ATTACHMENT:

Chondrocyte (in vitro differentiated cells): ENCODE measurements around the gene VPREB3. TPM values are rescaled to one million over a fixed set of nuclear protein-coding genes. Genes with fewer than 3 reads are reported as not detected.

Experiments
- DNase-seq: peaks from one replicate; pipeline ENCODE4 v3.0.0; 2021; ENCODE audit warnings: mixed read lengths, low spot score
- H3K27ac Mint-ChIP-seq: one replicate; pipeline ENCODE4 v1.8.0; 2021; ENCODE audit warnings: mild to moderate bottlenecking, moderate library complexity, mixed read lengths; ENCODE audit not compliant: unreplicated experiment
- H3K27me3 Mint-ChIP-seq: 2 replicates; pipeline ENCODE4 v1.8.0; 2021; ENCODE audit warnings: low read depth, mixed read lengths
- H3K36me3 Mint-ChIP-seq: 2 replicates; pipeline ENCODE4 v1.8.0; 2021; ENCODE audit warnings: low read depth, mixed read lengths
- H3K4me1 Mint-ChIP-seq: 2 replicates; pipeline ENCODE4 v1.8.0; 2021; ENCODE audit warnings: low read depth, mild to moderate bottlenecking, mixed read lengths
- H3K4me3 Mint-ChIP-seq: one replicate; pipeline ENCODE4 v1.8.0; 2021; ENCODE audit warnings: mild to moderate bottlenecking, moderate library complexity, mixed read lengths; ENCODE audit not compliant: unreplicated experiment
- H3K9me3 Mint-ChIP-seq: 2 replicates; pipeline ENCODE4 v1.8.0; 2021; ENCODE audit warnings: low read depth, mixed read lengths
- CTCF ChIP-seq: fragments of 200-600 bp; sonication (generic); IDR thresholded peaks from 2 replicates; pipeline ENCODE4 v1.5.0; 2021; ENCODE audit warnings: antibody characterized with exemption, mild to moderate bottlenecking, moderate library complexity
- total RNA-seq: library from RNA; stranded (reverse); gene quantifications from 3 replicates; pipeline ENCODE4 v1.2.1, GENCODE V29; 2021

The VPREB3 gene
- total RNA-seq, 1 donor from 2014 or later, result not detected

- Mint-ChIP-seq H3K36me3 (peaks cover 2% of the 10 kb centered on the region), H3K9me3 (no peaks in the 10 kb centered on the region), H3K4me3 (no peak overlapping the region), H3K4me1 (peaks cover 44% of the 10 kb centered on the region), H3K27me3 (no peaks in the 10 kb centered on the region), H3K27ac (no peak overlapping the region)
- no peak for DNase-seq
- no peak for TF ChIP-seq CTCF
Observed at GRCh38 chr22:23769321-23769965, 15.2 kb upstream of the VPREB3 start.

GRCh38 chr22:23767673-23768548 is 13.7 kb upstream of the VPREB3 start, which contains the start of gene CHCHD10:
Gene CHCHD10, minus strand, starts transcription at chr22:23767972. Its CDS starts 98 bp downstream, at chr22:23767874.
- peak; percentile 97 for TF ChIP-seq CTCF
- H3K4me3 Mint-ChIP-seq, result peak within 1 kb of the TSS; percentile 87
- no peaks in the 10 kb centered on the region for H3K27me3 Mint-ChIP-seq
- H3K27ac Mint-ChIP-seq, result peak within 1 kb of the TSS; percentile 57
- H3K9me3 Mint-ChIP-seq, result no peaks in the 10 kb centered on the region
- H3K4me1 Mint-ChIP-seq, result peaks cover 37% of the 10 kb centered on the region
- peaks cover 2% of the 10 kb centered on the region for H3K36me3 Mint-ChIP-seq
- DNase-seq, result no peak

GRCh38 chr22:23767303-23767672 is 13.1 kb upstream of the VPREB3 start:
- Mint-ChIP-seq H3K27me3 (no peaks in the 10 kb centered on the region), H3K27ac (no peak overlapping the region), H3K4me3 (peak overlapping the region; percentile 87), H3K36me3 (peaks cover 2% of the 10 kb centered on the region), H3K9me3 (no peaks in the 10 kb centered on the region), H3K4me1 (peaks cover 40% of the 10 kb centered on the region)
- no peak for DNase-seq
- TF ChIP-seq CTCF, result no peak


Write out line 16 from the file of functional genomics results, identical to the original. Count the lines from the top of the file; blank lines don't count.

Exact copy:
- no peak for TF ChIP-seq CTCF